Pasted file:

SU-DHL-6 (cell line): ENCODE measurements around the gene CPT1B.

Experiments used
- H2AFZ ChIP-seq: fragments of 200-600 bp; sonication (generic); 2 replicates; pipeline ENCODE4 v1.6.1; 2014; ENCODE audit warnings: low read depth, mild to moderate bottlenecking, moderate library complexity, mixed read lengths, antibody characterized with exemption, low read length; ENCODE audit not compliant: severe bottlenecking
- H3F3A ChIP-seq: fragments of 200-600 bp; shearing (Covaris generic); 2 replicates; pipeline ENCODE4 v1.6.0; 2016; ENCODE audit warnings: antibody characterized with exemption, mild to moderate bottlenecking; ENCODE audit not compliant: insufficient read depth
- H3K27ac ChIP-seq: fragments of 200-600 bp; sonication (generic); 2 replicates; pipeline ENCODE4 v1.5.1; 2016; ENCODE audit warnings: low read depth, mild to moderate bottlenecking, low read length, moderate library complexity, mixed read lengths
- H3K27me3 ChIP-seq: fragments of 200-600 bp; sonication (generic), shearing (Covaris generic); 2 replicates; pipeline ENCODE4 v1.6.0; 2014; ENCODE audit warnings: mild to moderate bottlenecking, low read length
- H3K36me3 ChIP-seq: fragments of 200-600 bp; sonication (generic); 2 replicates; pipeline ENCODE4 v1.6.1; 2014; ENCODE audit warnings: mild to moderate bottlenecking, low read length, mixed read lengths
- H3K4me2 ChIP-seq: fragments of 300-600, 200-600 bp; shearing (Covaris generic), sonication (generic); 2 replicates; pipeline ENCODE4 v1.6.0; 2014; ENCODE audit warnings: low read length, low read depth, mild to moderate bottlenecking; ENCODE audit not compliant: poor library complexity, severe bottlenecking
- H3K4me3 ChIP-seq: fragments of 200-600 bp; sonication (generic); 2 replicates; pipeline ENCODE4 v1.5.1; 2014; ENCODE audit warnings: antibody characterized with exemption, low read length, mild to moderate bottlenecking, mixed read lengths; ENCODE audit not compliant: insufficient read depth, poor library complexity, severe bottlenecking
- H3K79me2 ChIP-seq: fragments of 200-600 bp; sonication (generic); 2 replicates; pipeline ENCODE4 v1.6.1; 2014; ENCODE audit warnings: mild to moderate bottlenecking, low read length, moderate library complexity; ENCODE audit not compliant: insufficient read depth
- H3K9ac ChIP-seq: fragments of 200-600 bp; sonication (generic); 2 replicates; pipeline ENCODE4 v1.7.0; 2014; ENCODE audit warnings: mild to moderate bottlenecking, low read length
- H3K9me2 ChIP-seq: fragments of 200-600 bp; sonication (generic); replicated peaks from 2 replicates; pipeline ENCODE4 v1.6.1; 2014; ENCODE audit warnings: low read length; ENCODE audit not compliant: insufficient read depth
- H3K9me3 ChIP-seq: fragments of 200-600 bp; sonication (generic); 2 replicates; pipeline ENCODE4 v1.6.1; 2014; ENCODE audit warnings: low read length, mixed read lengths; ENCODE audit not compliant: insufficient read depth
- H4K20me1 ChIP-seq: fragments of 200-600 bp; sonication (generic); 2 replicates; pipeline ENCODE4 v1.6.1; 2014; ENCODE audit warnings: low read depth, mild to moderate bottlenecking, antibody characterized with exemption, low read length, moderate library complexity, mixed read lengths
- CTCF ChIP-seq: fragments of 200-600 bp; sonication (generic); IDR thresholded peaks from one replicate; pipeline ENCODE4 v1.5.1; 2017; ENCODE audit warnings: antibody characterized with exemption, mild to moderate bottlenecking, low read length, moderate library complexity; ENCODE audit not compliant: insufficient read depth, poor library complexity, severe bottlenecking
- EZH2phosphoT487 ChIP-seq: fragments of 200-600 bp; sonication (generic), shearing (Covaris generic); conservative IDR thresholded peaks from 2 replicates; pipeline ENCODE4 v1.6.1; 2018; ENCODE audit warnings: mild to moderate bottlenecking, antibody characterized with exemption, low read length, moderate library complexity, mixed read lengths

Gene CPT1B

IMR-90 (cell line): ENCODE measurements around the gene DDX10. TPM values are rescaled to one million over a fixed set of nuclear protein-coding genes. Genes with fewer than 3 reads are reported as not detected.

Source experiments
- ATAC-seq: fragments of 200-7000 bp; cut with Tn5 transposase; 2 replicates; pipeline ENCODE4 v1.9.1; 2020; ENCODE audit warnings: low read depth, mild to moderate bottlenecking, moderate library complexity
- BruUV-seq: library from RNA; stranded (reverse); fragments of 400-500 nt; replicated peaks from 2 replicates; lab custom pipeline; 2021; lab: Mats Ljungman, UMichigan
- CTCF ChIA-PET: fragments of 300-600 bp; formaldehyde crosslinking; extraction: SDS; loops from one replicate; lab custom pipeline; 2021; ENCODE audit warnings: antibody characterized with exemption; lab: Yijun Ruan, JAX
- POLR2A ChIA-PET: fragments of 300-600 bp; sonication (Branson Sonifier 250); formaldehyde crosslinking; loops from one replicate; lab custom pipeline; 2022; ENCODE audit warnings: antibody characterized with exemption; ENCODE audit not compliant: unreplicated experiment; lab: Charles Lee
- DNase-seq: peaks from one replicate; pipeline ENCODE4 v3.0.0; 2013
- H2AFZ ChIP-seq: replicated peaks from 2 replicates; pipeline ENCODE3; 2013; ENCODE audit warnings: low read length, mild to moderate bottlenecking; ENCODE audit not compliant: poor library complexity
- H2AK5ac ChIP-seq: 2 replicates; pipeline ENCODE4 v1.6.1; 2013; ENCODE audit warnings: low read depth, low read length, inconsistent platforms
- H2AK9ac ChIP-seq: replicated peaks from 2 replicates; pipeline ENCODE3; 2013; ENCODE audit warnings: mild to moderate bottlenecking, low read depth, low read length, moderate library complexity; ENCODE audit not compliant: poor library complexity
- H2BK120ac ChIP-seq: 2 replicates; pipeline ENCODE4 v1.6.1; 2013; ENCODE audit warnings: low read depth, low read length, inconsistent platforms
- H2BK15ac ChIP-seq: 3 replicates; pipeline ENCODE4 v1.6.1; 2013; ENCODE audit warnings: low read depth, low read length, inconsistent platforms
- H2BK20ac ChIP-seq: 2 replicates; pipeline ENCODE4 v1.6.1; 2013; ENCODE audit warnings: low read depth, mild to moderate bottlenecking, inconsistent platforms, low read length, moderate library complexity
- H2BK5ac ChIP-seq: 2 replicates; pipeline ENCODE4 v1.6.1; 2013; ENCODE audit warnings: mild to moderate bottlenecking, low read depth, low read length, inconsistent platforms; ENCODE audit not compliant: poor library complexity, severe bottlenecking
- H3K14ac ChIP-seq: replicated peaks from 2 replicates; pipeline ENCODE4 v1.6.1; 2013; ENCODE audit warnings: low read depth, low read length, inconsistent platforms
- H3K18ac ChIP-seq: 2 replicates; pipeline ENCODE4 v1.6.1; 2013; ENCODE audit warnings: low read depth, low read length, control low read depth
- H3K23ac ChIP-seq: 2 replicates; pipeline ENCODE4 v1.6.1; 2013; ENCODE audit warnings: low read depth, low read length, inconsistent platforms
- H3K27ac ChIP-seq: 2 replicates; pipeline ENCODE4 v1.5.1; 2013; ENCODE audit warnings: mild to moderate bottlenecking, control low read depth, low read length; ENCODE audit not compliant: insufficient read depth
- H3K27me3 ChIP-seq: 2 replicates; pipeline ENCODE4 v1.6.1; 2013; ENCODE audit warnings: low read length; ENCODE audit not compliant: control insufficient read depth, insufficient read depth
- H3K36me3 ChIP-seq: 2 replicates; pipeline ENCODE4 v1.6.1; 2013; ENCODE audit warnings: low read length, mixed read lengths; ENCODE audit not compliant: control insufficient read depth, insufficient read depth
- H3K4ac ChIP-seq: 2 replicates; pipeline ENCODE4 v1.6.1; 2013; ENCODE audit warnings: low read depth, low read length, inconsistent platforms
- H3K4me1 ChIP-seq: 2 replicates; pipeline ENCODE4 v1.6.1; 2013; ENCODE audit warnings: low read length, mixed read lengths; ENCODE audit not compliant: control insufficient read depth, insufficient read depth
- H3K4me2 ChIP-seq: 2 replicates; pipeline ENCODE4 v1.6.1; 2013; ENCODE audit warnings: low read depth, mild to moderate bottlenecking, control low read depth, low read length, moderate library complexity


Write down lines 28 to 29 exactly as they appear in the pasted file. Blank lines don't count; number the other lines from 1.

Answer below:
- H2BK120ac ChIP-seq: 2 replicates; pipeline ENCODE4 v1.6.1; 2013; ENCODE audit warnings: low read depth, low read length, inconsistent platforms
- H2BK15ac ChIP-seq: 3 replicates; pipeline ENCODE4 v1.6.1; 2013; ENCODE audit warnings: low read depth, low read length, inconsistent platforms